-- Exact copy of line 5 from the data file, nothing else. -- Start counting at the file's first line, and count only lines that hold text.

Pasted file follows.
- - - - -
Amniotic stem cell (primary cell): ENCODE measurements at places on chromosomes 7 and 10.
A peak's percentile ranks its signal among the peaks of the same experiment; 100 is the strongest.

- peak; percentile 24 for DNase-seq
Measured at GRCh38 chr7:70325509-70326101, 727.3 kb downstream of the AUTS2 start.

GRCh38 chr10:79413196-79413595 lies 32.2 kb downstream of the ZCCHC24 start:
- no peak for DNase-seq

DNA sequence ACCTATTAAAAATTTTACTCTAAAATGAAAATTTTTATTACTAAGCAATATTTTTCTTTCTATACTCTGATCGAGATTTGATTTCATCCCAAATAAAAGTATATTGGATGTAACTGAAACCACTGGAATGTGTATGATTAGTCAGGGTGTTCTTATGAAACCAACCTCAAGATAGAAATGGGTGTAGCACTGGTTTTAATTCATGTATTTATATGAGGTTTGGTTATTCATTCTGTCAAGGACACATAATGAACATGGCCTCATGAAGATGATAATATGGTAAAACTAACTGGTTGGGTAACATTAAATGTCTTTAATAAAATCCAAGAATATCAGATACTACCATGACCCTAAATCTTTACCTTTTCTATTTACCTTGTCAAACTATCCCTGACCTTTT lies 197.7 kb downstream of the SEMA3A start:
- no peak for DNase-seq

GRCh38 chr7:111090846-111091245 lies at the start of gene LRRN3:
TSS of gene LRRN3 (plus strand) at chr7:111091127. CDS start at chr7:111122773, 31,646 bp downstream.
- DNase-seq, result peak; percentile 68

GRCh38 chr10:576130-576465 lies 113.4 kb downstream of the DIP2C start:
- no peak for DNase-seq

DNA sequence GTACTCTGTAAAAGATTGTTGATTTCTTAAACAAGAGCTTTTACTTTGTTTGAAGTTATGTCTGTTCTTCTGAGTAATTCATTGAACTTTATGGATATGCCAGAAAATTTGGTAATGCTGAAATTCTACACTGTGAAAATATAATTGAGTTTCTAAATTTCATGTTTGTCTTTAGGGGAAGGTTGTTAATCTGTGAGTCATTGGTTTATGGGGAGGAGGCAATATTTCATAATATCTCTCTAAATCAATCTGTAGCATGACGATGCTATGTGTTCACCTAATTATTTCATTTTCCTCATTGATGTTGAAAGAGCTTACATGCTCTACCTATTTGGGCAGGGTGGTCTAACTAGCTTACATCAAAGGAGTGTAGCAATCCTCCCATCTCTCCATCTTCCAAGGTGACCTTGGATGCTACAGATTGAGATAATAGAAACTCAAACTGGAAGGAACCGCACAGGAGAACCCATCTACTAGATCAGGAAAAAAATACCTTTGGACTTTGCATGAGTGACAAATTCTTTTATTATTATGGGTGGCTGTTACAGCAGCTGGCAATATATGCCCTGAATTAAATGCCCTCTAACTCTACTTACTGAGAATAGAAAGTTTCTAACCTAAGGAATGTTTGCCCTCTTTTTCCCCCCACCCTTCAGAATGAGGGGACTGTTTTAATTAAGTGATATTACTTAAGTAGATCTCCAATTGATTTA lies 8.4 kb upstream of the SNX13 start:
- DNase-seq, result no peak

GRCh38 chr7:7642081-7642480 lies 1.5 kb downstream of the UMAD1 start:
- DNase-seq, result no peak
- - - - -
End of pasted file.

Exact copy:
GRCh38 chr10:79413196-79413595 lies 32.2 kb downstream of the ZCCHC24 start: